$80,000 in loans from himself. Armstrong has loaned his
campaign $3,229.


District 6

Incumbent: Chris Trumbauer (D)
Filed Challengers: Dean D’Camera (R)
Projection: Lean D Hold

Past Results:
2010: Chris Trumbauer (D) 52.8%, Doug Burkhardt (R) 47.2%
2006: Joshua J. Cohen (D) 59.3%, Rene Swafford (R) 40.6%

District 6 - click for larger size

District 6 – click for larger size

The 6th District, made up of Annapolis and Crownsville, is on paper a reasonably safe Democratic district. However, low turnout in downtown Annapolis has led to local races skewing less Democratic than voter registration records suggest they should. Republican Mike Pantelides’ successful campaign for Mayor in 2013 shows that an enthusiastic, hard working campaign can actually win an election in Annapolis (albeit by a tiny margin). Annapolis is considered the base of Democratic support in this district, as Crownsville is much more rural and conservative.

Councilman Chris Trumbauer (D)

Councilman Chris Trumbauer (D)

Councilman Trumbauer faces a well-funded Republican opponent in former police officer Dean D’Camera. He will have to work harder than former Mayor Josh Cohen did to win Annapolis, and take some security votes in Crownsville as well. For D’Camera to win, he will have to overcome Annapolis’ historically Democratic lean, focusing on the high-earners who live along the Severn and South Rivers, and try to shut Trumbauer out in Crownsville. However, the Republican wave of 2010 only gave the GOP candidate 47% of the vote here, so Trumbauer should be fine.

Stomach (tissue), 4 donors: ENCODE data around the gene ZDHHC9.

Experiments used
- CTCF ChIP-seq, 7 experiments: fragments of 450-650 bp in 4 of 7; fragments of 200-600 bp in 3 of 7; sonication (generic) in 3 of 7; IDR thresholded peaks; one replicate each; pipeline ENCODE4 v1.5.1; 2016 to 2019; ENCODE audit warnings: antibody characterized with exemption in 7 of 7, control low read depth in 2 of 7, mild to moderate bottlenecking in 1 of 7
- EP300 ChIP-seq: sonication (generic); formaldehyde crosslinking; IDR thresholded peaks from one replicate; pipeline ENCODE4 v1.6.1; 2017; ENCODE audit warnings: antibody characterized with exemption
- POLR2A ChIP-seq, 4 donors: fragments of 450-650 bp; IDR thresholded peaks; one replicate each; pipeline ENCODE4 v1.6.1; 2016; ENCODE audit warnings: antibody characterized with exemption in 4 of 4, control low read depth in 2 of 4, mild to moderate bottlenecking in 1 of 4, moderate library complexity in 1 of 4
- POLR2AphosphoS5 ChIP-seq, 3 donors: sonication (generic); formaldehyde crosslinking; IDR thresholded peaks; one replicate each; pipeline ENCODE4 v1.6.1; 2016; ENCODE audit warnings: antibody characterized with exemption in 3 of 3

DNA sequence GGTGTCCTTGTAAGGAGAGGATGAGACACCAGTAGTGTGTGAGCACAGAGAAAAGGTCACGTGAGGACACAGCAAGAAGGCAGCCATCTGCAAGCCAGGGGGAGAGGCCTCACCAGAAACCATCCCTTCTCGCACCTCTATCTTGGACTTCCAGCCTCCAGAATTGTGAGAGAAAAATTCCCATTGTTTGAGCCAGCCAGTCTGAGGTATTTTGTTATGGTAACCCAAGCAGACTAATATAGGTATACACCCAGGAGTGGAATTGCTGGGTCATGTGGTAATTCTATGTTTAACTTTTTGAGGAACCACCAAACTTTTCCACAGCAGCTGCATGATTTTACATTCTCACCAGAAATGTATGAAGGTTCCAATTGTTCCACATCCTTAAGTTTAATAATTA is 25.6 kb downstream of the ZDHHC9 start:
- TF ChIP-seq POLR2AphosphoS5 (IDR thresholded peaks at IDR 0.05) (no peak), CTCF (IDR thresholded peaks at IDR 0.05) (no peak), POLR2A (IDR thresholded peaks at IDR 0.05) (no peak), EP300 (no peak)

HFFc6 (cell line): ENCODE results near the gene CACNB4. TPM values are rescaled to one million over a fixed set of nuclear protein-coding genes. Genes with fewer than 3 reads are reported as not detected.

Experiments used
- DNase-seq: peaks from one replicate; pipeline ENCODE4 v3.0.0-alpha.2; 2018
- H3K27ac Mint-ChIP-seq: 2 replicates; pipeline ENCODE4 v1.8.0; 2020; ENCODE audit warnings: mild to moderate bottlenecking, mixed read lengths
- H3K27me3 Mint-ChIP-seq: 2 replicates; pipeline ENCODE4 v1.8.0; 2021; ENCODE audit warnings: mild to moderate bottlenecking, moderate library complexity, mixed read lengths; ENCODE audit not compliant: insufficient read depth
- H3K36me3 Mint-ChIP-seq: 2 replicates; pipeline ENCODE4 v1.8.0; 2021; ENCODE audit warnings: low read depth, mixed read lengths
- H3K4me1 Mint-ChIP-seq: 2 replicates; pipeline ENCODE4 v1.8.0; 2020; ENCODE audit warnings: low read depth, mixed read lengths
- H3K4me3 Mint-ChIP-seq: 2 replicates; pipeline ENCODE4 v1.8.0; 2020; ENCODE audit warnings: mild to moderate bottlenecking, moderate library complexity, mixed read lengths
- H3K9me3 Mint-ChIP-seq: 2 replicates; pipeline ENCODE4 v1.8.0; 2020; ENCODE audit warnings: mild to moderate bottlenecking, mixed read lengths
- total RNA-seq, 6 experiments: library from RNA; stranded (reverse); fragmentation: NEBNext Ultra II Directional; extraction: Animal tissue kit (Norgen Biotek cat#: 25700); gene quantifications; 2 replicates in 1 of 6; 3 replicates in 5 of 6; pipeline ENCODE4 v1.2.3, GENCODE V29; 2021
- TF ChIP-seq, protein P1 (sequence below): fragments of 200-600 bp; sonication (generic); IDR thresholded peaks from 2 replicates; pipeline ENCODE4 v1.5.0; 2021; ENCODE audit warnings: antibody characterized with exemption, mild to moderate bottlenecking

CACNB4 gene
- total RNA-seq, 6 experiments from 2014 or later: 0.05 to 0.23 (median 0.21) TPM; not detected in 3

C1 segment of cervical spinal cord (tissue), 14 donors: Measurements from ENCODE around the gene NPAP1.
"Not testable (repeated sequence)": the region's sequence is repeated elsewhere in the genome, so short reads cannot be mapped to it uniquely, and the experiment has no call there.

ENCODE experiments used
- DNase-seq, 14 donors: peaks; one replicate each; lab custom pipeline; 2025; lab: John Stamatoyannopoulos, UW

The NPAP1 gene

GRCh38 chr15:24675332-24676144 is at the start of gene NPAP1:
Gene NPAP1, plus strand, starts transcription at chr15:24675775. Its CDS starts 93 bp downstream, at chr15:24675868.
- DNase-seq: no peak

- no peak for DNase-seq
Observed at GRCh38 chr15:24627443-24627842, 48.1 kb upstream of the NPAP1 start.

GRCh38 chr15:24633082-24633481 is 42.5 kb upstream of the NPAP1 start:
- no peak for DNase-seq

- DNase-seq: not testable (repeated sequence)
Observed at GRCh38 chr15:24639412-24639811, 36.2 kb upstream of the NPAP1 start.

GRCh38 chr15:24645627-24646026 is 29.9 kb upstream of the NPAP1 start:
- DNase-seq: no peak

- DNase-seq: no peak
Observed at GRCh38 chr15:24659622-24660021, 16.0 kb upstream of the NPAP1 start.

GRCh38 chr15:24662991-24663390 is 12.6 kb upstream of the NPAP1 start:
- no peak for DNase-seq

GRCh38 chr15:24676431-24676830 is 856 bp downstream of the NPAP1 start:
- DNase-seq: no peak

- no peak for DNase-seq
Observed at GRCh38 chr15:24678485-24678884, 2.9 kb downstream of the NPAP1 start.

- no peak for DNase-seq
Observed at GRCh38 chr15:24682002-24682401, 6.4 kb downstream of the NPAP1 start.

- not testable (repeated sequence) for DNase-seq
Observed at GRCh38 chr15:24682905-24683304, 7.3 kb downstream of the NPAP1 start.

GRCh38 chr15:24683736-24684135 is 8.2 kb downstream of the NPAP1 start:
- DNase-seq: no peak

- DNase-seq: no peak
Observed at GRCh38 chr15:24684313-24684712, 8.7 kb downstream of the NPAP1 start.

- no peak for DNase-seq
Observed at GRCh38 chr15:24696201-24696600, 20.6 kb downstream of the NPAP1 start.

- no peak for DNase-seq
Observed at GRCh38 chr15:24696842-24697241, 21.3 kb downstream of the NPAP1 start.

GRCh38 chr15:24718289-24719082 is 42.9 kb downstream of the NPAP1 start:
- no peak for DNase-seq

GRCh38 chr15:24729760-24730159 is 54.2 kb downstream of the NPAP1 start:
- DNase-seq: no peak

Campaign Finances as of the August 26 filing deadline:

  1. Dean D’Camera (R) raised $85,535, cash on hand $37,047
  2. Chris Trumbauer (D-inc) raised $75,020, cash on hand $62,191


District 7

Incumbent: Jerry Walker (R)
Filed Challengers: none
Projection: Safe R Hold

Past Results:
2010: Jerry Walker (R) 61.5%, Torrey Jacobsen (D) 38.3%
2006: Ed Reilly (R) 58.3%, Eric Lipsetts (D) 33.6%, Robb Tufts (G) 8.0%

District 7 - click for larger size

District 7 – click for larger size

The 7th District is made up of Crofton and south county. South county is very conservative, while Crofton is split about 50-50. However, Councilman Jerry Walker is very popular within Crofton, as well as being very well-funded. After defeating fellow Republican Michelle Corkadel 55.2-44.8% in the primary, Walker will be unopposed on the ballot in November as no Democrats filed to run against him.

Councilman Jerry Walker (R)

Councilman Jerry Walker (R)



Other County Offices

While Democrats have a shot at winning both County Executive and control of the Council in 2014, a full sweep of county offices still lies in the distant future. If George Johnson performs well this year, it may encourage more Democrats to run in 2018 for some of the other offices.